Caffeinated teas act as a diuretic, making you expel water through urine; however, they also contain hydrating water. Herbal teas typically have no caffeine. Although the Food and Drug Administration recommends drinking extra water if you consume caffeine during exercise or hot weather, research shows that tea can be just as hydrating as plain water in moderate doses. Tea, coffee, juice, milk and other nonalcoholic beverages count toward your daily water intake, notes an article in "Scientific American."
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How Much Is Too Much?
In a study published in "The British Journal of Nutrition" in 2011, men were given either 4 cups of black tea, 6 cups of black tea or the equivalent amounts of hot water over the course of a day on four separate days. Researchers found there was no significant difference in hydration levels after drinking tea versus water. Still, caffeine can have negative side effects such as digestive problems and anxiety when consumed in high doses. Medline Plus defines 5 cups of tea per day as a moderate consumption of caffeine and 10 cups per day as excessive.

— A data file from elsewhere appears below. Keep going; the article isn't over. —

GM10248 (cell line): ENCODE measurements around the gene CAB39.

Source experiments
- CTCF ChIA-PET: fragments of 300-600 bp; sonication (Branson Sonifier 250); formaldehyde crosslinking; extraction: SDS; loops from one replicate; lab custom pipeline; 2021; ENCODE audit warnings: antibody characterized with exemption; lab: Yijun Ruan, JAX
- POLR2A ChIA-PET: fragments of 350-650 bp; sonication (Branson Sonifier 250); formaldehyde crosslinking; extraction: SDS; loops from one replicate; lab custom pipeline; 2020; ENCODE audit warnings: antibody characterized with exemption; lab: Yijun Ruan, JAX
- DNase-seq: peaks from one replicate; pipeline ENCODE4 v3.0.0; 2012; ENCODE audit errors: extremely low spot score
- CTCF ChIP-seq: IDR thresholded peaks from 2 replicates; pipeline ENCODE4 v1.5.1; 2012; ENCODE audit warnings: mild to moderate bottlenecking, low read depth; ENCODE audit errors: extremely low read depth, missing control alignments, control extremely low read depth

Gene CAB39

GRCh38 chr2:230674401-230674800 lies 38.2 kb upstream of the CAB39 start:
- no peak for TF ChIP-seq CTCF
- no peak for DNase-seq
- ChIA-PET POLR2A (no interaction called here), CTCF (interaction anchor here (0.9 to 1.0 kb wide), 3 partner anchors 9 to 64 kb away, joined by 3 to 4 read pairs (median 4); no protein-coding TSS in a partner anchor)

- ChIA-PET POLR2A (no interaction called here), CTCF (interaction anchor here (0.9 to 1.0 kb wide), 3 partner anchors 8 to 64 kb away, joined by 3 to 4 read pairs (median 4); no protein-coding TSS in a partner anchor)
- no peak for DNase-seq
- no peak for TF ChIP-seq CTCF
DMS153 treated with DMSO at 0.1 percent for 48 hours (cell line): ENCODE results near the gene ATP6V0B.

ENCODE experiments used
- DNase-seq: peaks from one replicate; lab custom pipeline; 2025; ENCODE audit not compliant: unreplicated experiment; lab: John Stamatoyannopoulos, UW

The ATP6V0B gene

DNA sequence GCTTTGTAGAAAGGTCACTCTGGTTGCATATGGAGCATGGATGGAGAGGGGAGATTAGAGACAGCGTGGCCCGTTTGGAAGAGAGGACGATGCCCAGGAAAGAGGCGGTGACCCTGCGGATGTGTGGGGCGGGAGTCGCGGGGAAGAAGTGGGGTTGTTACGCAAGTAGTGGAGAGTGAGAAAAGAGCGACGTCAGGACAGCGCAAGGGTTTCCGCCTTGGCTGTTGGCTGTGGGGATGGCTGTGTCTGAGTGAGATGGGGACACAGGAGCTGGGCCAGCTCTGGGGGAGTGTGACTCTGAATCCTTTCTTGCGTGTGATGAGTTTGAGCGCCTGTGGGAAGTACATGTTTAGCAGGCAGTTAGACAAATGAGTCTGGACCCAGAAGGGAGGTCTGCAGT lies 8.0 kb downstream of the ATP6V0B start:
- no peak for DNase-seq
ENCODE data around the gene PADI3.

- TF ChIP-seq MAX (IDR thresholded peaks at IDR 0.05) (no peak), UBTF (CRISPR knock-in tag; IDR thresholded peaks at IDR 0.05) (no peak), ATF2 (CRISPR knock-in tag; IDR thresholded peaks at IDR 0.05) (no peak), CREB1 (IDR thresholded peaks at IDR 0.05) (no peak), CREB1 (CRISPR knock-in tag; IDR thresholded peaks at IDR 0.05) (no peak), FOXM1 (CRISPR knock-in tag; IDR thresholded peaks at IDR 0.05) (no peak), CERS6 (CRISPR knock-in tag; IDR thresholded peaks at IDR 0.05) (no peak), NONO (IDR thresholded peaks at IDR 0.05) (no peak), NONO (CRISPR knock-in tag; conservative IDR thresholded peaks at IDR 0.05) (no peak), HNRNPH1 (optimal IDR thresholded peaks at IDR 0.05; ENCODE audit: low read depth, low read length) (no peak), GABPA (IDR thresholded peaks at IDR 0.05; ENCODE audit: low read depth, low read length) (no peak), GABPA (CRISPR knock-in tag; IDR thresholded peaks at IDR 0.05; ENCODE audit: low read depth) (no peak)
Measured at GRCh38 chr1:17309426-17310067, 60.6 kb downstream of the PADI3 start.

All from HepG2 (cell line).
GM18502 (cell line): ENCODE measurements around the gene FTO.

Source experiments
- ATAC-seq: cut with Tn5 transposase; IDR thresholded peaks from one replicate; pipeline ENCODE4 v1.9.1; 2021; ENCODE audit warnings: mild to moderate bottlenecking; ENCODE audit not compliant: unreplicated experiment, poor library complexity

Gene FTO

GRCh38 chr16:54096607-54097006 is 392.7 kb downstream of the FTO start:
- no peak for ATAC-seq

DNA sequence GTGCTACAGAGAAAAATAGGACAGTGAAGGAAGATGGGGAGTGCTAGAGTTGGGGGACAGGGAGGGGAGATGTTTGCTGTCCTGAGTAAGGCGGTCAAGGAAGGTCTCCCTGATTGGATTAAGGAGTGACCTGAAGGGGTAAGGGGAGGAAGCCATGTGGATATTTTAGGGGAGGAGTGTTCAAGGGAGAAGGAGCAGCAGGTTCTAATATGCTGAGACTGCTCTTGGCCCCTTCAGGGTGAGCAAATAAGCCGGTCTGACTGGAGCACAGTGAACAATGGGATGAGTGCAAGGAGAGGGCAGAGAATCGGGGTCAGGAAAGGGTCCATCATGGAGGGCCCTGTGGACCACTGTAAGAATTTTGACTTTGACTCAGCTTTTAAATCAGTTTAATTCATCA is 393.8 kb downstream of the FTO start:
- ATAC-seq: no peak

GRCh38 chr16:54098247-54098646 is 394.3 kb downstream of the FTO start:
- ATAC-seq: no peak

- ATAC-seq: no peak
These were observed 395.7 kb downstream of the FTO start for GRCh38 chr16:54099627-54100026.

- Food and Drug Administration: Medicines in My Home: Caffeine and Your Body
- The British Journal of Nutrition: Black Tea Is Not Significantly Different From Water in the Maintenance of Normal Hydration in Human Subjects: Results From a Randomised Controlled Trial
- Scientific American; Fact or Fiction? You Must Drink 8 Glasses of Water Daily; Karen Bellenir
- Medline Plus: Caffeine in the Diet